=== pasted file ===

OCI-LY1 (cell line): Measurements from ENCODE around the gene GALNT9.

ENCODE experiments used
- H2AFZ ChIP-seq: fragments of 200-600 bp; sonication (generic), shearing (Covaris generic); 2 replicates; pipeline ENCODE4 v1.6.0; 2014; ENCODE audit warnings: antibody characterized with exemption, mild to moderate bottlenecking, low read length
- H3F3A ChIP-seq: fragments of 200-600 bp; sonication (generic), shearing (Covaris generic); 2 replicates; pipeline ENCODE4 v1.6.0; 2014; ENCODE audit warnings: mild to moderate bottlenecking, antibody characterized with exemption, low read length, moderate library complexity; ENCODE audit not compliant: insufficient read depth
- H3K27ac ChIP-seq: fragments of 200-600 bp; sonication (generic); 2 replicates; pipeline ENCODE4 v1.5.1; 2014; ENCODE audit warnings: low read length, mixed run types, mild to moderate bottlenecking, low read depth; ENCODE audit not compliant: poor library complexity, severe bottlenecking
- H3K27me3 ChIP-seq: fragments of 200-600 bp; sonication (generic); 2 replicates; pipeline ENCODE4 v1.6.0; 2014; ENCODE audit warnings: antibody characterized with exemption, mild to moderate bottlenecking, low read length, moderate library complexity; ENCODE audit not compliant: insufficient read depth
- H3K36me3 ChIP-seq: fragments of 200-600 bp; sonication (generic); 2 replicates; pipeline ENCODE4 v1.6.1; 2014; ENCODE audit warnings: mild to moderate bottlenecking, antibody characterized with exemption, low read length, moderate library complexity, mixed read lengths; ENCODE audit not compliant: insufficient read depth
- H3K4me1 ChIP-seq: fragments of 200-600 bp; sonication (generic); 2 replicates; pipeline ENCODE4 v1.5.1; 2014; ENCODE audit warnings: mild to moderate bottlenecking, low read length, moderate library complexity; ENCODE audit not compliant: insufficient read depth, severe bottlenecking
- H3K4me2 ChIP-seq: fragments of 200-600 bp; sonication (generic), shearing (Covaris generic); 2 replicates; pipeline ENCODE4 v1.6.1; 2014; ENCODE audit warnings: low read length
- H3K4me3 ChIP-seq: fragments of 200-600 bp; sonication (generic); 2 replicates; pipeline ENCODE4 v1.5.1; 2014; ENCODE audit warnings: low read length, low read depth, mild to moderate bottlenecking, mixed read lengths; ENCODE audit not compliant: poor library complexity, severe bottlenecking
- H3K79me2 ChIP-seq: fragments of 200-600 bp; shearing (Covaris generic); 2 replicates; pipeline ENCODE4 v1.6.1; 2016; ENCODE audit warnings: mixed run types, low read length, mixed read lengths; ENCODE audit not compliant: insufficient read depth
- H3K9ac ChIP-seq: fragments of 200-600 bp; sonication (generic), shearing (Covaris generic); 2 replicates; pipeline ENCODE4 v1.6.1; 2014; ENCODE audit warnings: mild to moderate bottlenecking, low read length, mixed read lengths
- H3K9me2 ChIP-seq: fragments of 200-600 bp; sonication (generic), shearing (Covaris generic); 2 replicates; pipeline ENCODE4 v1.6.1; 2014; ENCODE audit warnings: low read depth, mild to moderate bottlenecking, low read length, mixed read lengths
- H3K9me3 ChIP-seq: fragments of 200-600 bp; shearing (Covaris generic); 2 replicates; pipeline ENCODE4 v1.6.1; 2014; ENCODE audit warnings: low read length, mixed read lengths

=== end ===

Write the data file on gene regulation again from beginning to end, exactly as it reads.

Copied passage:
OCI-LY1 (cell line): Measurements from ENCODE around the gene GALNT9.

ENCODE experiments used
- H2AFZ ChIP-seq: fragments of 200-600 bp; sonication (generic), shearing (Covaris generic); 2 replicates; pipeline ENCODE4 v1.6.0; 2014; ENCODE audit warnings: antibody characterized with exemption, mild to moderate bottlenecking, low read length
- H3F3A ChIP-seq: fragments of 200-600 bp; sonication (generic), shearing (Covaris generic); 2 replicates; pipeline ENCODE4 v1.6.0; 2014; ENCODE audit warnings: mild to moderate bottlenecking, antibody characterized with exemption, low read length, moderate library complexity; ENCODE audit not compliant: insufficient read depth
- H3K27ac ChIP-seq: fragments of 200-600 bp; sonication (generic); 2 replicates; pipeline ENCODE4 v1.5.1; 2014; ENCODE audit warnings: low read length, mixed run types, mild to moderate bottlenecking, low read depth; ENCODE audit not compliant: poor library complexity, severe bottlenecking
- H3K27me3 ChIP-seq: fragments of 200-600 bp; sonication (generic); 2 replicates; pipeline ENCODE4 v1.6.0; 2014; ENCODE audit warnings: antibody characterized with exemption, mild to moderate bottlenecking, low read length, moderate library complexity; ENCODE audit not compliant: insufficient read depth
- H3K36me3 ChIP-seq: fragments of 200-600 bp; sonication (generic); 2 replicates; pipeline ENCODE4 v1.6.1; 2014; ENCODE audit warnings: mild to moderate bottlenecking, antibody characterized with exemption, low read length, moderate library complexity, mixed read lengths; ENCODE audit not compliant: insufficient read depth
- H3K4me1 ChIP-seq: fragments of 200-600 bp; sonication (generic); 2 replicates; pipeline ENCODE4 v1.5.1; 2014; ENCODE audit warnings: mild to moderate bottlenecking, low read length, moderate library complexity; ENCODE audit not compliant: insufficient read depth, severe bottlenecking
- H3K4me2 ChIP-seq: fragments of 200-600 bp; sonication (generic), shearing (Covaris generic); 2 replicates; pipeline ENCODE4 v1.6.1; 2014; ENCODE audit warnings: low read length
- H3K4me3 ChIP-seq: fragments of 200-600 bp; sonication (generic); 2 replicates; pipeline ENCODE4 v1.5.1; 2014; ENCODE audit warnings: low read length, low read depth, mild to moderate bottlenecking, mixed read lengths; ENCODE audit not compliant: poor library complexity, severe bottlenecking
- H3K79me2 ChIP-seq: fragments of 200-600 bp; shearing (Covaris generic); 2 replicates; pipeline ENCODE4 v1.6.1; 2016; ENCODE audit warnings: mixed run types, low read length, mixed read lengths; ENCODE audit not compliant: insufficient read depth
- H3K9ac ChIP-seq: fragments of 200-600 bp; sonication (generic), shearing (Covaris generic); 2 replicates; pipeline ENCODE4 v1.6.1; 2014; ENCODE audit warnings: mild to moderate bottlenecking, low read length, mixed read lengths
- H3K9me2 ChIP-seq: fragments of 200-600 bp; sonication (generic), shearing (Covaris generic); 2 replicates; pipeline ENCODE4 v1.6.1; 2014; ENCODE audit warnings: low read depth, mild to moderate bottlenecking, low read length, mixed read lengths
- H3K9me3 ChIP-seq: fragments of 200-600 bp; shearing (Covaris generic); 2 replicates; pipeline ENCODE4 v1.6.1; 2014; ENCODE audit warnings: low read length, mixed read lengths